Article Title: What Do Employers Remember About You?
Author Byline: Lorraine Russo
Author Website:

Imagine you are a recruiter or hiring manager at a job fair. An attendee (that is, a job seeker) walks up to you and says:

“So, what have you got for me?”


Remember our posts on developing and practicing your elevator pitch? Well, if the reason you’re at the job fair is to be considered for a job (which is a reasonable assumption), then you need to get to work on a concise, 30-second summary of who you are and what you can do for a company!

What’s so wrong about the ‘What have you got for me’ approach–on so many levels–is that it only says you are looking for work and will take any job at any company. While that may be the case, you can’t let that be known, and it certainly doesn’t give a potential employer any reason to give you a second look. Ever.

In fact, the ONLY thing the recruiter may remember about you was your question, not your skills, knowledge, or passion for a particular line of work. They will remember you as the Desperate-Job-Seeker-Who-Will-Take-Anything — not a highly-skilled candidate who will quickly contribute to a company’s bottom line.

When you attend job fairs (or any event where decision makers are in attendance), keep in mind that you literally have only a few of seconds to make a good FIRST impression with your introduction. Once you begin to speak, you will instantly be judged by how well you communicate. Are you well-spoken, verbally nimble, and confident with a firm handshake, or the opposite: unsure, stuttering, ill-prepared?

So your assignment for today is to practice how to introduce yourself. Think about what you want to tell an employer about what you can do for them and how you will add value to the organization.

If you’re thinking ‘What organization? What are you talking about?”, this means you missed Step 1:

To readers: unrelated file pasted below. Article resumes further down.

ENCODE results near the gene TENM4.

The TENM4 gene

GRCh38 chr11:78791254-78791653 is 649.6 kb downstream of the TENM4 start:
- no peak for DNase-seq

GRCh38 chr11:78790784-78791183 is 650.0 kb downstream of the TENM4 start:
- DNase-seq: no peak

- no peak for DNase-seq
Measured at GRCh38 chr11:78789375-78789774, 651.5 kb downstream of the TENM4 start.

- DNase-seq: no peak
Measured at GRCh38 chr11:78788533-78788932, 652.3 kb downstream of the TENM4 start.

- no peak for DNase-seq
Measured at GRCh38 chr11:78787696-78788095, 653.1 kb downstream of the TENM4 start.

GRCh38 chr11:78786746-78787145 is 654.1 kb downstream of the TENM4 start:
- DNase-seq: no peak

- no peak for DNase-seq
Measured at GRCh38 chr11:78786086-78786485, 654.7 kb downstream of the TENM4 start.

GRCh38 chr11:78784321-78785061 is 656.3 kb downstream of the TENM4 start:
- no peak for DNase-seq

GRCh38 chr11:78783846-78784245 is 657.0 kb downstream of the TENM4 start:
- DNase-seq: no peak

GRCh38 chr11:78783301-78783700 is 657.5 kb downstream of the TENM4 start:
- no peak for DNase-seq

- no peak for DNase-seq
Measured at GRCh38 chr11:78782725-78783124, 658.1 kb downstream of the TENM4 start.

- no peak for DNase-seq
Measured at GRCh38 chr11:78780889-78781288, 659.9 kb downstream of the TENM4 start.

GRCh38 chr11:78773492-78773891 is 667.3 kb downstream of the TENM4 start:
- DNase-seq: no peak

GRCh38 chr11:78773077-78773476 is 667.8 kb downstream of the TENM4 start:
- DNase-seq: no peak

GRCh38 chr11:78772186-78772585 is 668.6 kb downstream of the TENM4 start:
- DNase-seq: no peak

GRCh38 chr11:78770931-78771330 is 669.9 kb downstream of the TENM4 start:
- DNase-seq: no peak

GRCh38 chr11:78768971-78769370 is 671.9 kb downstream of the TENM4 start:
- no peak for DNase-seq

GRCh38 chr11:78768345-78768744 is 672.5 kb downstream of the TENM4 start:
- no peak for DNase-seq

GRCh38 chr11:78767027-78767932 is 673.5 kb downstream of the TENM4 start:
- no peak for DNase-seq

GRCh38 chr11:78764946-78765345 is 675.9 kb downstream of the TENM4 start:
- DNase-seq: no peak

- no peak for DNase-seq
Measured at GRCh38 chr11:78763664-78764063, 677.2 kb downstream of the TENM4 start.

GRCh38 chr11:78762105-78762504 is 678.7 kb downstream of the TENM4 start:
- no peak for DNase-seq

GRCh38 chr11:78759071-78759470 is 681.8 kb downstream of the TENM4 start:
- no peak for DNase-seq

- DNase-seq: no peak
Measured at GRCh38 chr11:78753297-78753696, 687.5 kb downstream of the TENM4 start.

Find out what companies will be at the job fair, target the ones you would like to work for, and develop an understanding of what that company is all about. What does the company do? What are the divisions in the company? What products or services do they offer? Once you know this, THEN you can develop an effective 30-second introduction that relates to each company you will visit at the job fair. You’ll then be able to discuss a certain opening on their website in direct relation to your skills and ability to contribute.


“Good morning, Mary! [note: check the name tag — don’t call everyone Mary 🙂 )

I’ve been a sales and marketing writer for 10 years with a strong emphasis on widget technology. I noticed on your website that you have an opening for a sales and marketing writer in your Widget Business Unit. I’ve been developing B2B materials for widgets for the past three years with XYZ Company and would love to explore your opportunity. Do you have a few minutes to discuss it?”

See how that works? In those few seconds, you can give a recruiter or hiring manager just about all the information needed to strongly consider you for an opening!

Consider what you can do for a company that would bring value. Write it down, recite it aloud, and get it down to 30-seconds or less. Then, practice while looking in the mirror. What are your facial expressions? Are you looking into your eyes (think: eye contact) and speaking with a smile?

Preparing an effective elevator pitch BEFORE you go to a job fair will help you create an excellent first impression, one that tells a potential employer that you have done your research about a company, what your qualifications are, and what you can do for them.

Article courtesy of the Recruiting Blogswap, a content exchange service sponsored by, a leading site for college students looking for internships and recent graduates searching for entry level jobs and other career opportunities.

About the author, Chief Executive Restaurant Recruiter

Born in Arkansas, moved to FL for 3 years as a youngster. Lived in GA most of my life. Married in 1985, 2 kids, one of each. Graduate of USNA Class of 1980. Love golf, computers, poker, photography, and gadgets.

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